I will extol the Lord at all times;
his praise will always be on my lips.
I will glory in the Lord;
let the afflicted hear and rejoice.
Glorify the Lord with me:
let us exalt his name together. (Psalm 34:1-3)
The psalmist calls us to join him in praising the Lord, and so often we can respond with a cynical laugh or a world-weary sigh. “Really? After the week I’ve just had?” Yet he calls us to praise him nevertheless, saying that even the afflicted have reasons to rejoice. Why?
I sought the Lord, and he answered me;
he delivered me from all my fears.
Those who look to him are radiant;
their faces are never covered with shame. (v4-5)
Shame makes us hide away, afraid of being seen for what we are. Our sins are a dark stain we can’t remove. But those who look to him, by contrast, are radiant and shining.
This poor man called, and the Lord heard him;
he saved him out of all his troubles.
The angel of the Lord encamps around those who fear him,
and he delivers them. (v6-7)
This is how the afflicted, the sinful, the weighed down can rejoice: the Lord hears them and saves them. The Sent One of the Lord delivers his people, saying to those that would condemn them, “No more! No further! My people are safe in my embrace.”
Taste and see that the Lord is good;
blessed is the one who takes refuge in him.
Fear the Lord, you his holy people,
for those who fear him lack nothing.
The lions may grow weak and hungry,
but those who seek the Lord lack no good thing.(v8-10)
You frail and weary people, taste and see! Knowing the Lord brings hope to the darkest times. Christ the Rock is your refuge, even from the righteous wrath of God. Ultimately, he gives you himself. And so those who seek the Lord lack no good thing—because they have him.
Those who know your name will trust in you,
for you, Lord, have never forsaken those who seek you.
Christians are those who know the Lord’s name: his identity and character as the God who reveals himself, the God who saves a wretched people, the God we know in and through Jesus. We know him personally and place our trust in him, because he has proven himself trustworthy.
How has he proven himself? The Psalmist could point to the Exodus, and to countless individual stories, to show the trustworthiness of God. He could point to promises made and promises kept. He could speak of the Lord’s covenant with his people. He could confidently assert that God had never forsaken his people in the past, and so they could trust him in the future.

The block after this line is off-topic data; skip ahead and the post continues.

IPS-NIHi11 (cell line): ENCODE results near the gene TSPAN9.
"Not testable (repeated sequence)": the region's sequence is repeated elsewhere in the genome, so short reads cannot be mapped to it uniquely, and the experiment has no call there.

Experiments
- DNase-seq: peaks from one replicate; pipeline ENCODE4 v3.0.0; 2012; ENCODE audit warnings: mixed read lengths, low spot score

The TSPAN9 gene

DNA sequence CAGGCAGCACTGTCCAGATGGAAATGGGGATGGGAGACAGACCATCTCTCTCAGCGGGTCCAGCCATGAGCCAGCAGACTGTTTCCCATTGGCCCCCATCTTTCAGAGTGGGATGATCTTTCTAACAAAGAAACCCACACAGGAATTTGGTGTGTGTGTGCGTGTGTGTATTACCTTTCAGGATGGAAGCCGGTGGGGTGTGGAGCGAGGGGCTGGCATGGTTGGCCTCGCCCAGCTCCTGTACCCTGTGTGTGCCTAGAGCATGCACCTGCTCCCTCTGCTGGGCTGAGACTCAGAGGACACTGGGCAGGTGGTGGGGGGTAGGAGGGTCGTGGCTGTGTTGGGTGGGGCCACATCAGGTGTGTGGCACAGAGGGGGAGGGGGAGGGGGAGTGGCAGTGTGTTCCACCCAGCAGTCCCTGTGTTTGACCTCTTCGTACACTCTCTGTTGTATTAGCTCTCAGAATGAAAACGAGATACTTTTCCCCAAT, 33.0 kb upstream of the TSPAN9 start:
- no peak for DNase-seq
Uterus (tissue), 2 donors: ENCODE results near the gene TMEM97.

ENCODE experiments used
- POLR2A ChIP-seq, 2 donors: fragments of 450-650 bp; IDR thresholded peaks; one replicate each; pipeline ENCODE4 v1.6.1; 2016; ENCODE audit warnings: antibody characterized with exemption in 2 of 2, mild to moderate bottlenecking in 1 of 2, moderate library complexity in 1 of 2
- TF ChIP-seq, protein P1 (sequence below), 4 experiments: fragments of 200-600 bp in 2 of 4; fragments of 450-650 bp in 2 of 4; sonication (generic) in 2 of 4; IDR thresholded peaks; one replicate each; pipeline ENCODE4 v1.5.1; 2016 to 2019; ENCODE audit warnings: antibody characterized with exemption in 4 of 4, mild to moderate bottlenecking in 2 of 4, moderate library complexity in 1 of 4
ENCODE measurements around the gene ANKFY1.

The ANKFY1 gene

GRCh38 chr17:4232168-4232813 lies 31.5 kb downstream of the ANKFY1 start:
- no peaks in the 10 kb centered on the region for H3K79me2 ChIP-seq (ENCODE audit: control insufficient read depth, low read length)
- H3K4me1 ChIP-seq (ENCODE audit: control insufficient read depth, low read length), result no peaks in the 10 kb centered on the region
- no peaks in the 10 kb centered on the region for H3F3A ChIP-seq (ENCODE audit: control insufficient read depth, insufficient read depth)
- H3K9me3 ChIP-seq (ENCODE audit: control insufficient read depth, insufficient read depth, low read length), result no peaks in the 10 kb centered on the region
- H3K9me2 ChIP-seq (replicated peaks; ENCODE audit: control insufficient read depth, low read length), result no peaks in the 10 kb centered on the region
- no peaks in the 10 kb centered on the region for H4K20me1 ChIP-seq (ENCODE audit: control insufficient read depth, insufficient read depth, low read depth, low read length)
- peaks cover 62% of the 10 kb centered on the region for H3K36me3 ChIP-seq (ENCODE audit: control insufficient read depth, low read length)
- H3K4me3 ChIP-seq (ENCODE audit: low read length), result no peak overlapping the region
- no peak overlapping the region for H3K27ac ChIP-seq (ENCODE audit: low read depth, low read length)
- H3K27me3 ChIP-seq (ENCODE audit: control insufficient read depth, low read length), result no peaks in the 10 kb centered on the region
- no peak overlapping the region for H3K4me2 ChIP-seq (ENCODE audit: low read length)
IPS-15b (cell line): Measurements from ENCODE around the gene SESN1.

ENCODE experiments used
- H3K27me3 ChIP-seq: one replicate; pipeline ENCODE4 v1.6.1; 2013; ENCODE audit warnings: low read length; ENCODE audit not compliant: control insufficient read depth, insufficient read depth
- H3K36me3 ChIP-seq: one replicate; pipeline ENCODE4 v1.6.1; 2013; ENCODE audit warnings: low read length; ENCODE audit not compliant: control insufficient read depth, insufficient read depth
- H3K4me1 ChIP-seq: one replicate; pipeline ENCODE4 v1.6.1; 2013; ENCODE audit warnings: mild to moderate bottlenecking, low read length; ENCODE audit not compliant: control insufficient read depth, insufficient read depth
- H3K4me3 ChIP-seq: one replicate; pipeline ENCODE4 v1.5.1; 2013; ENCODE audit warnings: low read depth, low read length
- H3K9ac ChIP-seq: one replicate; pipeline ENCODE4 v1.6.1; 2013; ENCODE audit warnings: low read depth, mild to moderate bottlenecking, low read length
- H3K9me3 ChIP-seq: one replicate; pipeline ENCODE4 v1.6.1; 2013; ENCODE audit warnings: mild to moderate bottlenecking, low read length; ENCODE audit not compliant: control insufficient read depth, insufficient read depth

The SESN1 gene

Trust him to do what? Ultimately by God the Son taking on our nature in the person of Jesus, whose name literally means “God our Saviour”. The Lord’s name – his identity as the God who saves – is made known personally. Knowing Jesus and all that he’s done for us, we have perfect grounds for trusting in God. We have confidence he will never leave or forsake us, even in the midst of darkness, because Jesus went through the dark night of death and rose to resurrection life. Like a needle pulling a thread through dark cloth, Jesus takes us through death to new life in him.
Who does he do this for? All those who seek him, who look to him, who find their refuge in him. The Christian life is not about seeking an abstract salvation, or simply a ticket out of hell. The Christian life is about seeking, running after, throwing ourselves on Jesus, our Refuge, our Champion, our Brother and our King. Our ultimate sin is to have rejected the life that is ours in Jesus. Christians are those who run after him, like the Beloved of the Song of Songs searching for her Lover, turning to Jesus for life and salvation.
As another year begins, won’t you join me in running after Jesus? He promises us that those who seek will find.